New asset class for pension savers
Retirement savers will soon be able to hold a new asset class in their self-invested personal pension funds -- unsecured loans.
Zopa, Britain's first social lending exchange for people to lend and borrow money, is finalising deals with a number of specialist SIPP providers to accept Zopa lending as a new investment class.
The loans fall between bonds and equities in the risk spectrum, and yield an average of 6.75 percent and up to 14 percent per annum for higher-risk loans.
SIPP holders will be able to hold the loans within their retirement fund, and receive full pension tax breaks on their investment.
James Alexander, co-founder and chief executive of Zopa, said: "Given the increasing enthusiasm consumers are showing for access to the alternative assets that can now be sheltered within a SIPP and gain full pensions tax relief, this development is extremely significant.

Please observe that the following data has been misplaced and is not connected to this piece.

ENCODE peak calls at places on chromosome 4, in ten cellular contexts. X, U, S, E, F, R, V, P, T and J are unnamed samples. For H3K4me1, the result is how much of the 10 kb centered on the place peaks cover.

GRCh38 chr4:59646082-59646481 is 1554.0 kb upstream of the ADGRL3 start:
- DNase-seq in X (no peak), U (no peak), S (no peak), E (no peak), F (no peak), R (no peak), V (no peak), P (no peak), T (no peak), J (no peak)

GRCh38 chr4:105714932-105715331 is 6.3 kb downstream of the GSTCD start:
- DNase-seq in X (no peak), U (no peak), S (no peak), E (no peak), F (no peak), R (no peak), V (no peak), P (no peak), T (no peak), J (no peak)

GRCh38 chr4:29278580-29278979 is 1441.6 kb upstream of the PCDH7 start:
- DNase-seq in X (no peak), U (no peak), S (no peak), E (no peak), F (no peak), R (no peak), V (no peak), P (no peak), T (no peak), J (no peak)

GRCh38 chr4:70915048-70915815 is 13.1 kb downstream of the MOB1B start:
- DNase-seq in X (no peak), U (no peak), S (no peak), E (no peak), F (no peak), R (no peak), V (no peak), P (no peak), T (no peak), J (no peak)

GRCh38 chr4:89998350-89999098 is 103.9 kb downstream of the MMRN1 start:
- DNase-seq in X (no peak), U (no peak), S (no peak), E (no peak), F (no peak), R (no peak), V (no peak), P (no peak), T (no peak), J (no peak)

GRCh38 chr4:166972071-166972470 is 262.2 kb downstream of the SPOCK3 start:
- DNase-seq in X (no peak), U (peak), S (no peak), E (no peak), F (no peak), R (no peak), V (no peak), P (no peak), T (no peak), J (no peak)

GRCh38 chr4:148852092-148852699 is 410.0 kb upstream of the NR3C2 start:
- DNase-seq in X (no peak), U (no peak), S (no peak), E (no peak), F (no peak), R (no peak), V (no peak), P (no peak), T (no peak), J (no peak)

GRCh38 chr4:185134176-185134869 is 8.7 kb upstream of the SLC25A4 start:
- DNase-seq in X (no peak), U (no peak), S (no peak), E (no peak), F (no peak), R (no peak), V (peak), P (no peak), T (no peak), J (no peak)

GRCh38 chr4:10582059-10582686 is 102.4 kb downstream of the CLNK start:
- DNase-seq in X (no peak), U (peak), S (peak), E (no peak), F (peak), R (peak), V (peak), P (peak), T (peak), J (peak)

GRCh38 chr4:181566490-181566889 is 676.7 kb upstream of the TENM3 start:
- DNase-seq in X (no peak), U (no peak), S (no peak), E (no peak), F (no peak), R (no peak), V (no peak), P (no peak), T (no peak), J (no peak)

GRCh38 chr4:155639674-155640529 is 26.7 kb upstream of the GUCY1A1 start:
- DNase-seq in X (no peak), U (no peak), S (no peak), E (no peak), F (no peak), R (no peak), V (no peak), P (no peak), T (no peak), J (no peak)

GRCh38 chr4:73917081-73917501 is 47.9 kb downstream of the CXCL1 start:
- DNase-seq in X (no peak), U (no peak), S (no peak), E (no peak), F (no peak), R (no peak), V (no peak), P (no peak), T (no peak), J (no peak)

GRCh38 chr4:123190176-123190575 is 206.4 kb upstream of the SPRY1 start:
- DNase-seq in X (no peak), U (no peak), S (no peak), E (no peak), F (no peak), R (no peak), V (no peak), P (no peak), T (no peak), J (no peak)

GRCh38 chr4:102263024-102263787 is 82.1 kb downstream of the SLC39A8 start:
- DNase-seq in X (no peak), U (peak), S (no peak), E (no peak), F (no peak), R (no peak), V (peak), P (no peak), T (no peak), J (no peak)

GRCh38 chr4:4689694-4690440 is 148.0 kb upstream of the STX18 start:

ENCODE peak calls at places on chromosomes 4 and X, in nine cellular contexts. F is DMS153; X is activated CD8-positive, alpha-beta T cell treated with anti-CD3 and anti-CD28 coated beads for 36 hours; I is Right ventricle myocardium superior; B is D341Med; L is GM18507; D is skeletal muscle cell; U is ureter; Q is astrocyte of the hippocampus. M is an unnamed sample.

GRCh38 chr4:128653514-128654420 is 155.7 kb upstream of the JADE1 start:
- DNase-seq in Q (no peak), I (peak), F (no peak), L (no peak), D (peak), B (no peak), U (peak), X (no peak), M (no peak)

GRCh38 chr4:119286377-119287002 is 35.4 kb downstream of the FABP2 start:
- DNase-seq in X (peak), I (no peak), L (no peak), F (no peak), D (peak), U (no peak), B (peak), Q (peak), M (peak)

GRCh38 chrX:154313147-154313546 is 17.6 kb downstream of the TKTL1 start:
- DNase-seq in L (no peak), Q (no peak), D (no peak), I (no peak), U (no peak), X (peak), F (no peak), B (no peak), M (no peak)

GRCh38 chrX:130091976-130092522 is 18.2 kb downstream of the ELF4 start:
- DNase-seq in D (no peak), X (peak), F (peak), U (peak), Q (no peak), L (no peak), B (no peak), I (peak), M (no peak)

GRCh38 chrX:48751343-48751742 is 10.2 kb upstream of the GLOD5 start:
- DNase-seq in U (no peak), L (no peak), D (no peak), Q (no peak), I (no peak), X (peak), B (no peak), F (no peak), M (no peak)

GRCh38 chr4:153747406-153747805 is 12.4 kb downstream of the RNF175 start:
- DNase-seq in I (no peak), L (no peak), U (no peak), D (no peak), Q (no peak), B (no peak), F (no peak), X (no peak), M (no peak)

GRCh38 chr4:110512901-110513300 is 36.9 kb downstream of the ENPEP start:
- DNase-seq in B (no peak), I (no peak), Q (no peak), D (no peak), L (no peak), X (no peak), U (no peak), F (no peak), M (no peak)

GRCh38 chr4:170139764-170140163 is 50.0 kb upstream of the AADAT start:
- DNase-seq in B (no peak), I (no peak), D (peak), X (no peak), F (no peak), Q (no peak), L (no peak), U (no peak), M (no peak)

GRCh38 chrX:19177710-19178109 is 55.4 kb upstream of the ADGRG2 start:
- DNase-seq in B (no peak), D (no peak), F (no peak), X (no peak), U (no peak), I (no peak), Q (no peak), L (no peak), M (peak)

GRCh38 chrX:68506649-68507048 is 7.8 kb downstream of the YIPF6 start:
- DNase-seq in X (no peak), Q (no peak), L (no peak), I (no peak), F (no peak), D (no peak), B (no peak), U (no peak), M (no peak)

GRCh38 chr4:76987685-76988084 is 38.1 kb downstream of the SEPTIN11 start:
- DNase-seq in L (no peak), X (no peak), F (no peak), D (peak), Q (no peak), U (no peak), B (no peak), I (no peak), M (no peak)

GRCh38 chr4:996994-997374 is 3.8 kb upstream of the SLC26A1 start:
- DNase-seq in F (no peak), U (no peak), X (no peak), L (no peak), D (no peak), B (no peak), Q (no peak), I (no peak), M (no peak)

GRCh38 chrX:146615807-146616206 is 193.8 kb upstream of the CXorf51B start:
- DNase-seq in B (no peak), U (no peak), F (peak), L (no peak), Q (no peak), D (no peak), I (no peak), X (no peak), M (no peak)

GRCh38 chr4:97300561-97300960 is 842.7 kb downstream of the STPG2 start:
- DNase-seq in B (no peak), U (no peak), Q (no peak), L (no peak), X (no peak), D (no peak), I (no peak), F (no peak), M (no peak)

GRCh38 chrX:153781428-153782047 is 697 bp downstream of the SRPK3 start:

"Once more people get to see just how attractive the returns from Zopa lending are -- and with very low levels of risk -- this news will be of great interest to people saving for their retirement, their advisers and indeed all SIPP providers."
Zopa, dubbed the "eBay of money", brings together those who want to borrow money with potential lenders.
Borrowers are credit-checked and given a score.
Lenders chose to lend through one of four Zopa marketplaces, each representing a different level of credit risk.
The higher the risk they are willing to take, the higher the potential interest rate.
To reduce risk, loans over 500 pounds are spread across at least 50 borrowers. However, Zopa's default rate since its inception two years ago is just 0.2 percent.
Lenders pay an annual management fee of 0.5 percent on the money they lend, and borrowers pay the same on their borrowings.
Zopa was set up by many of the team that launched Internet bank Egg, and is backed by the same investors that backed eBay, Betfair and Skype.
Since its inception in March 2005, more than 130,000 people have joined the virtual marketplace.